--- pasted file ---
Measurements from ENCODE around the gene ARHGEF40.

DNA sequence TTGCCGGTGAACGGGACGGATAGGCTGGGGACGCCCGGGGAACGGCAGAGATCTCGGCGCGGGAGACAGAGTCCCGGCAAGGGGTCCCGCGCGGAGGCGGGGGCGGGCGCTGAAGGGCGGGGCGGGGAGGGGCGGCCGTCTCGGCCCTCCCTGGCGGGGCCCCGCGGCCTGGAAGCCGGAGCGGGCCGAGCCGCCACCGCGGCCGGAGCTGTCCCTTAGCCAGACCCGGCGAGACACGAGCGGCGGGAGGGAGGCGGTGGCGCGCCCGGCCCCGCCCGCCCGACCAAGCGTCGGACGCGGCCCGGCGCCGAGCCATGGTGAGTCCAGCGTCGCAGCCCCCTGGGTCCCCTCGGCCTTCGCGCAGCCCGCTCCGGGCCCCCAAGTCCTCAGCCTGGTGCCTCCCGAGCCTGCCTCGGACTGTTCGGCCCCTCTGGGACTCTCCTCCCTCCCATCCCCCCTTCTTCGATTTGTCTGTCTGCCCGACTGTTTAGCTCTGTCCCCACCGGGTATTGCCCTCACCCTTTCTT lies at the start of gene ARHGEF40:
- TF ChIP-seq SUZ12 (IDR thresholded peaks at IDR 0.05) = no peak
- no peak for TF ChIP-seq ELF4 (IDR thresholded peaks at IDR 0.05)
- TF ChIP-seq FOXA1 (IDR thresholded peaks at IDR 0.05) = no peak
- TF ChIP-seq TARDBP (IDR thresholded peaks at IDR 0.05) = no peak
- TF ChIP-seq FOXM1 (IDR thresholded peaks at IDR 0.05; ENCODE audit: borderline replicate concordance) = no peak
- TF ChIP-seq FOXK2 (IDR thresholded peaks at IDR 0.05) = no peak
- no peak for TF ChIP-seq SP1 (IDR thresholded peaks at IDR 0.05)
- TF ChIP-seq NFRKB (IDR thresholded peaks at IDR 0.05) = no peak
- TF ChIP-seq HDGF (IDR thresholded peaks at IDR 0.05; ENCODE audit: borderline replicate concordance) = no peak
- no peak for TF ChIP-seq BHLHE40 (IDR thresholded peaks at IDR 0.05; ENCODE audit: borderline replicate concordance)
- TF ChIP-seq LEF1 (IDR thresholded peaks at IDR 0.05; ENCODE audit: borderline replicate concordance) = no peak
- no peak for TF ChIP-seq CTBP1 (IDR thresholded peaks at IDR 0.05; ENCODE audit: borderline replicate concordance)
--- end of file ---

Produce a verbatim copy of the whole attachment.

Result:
Measurements from ENCODE around the gene ARHGEF40.

DNA sequence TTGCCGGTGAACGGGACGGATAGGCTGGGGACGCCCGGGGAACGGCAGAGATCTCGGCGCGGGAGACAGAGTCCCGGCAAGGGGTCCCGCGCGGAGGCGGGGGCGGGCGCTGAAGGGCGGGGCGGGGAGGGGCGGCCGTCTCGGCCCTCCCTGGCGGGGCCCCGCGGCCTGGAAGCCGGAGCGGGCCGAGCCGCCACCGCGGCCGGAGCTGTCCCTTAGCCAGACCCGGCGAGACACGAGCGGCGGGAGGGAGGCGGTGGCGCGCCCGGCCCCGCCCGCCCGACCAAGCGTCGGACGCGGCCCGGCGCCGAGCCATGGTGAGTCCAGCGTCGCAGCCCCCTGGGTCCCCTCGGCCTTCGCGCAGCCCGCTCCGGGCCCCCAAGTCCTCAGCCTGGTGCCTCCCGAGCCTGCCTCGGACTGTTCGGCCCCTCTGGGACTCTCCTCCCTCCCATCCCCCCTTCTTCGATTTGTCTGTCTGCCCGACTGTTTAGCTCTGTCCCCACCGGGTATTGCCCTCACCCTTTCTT lies at the start of gene ARHGEF40:
- TF ChIP-seq SUZ12 (IDR thresholded peaks at IDR 0.05) = no peak
- no peak for TF ChIP-seq ELF4 (IDR thresholded peaks at IDR 0.05)
- TF ChIP-seq FOXA1 (IDR thresholded peaks at IDR 0.05) = no peak
- TF ChIP-seq TARDBP (IDR thresholded peaks at IDR 0.05) = no peak
- TF ChIP-seq FOXM1 (IDR thresholded peaks at IDR 0.05; ENCODE audit: borderline replicate concordance) = no peak
- TF ChIP-seq FOXK2 (IDR thresholded peaks at IDR 0.05) = no peak
- no peak for TF ChIP-seq SP1 (IDR thresholded peaks at IDR 0.05)
- TF ChIP-seq NFRKB (IDR thresholded peaks at IDR 0.05) = no peak
- TF ChIP-seq HDGF (IDR thresholded peaks at IDR 0.05; ENCODE audit: borderline replicate concordance) = no peak
- no peak for TF ChIP-seq BHLHE40 (IDR thresholded peaks at IDR 0.05; ENCODE audit: borderline replicate concordance)
- TF ChIP-seq LEF1 (IDR thresholded peaks at IDR 0.05; ENCODE audit: borderline replicate concordance) = no peak
- no peak for TF ChIP-seq CTBP1 (IDR thresholded peaks at IDR 0.05; ENCODE audit: borderline replicate concordance)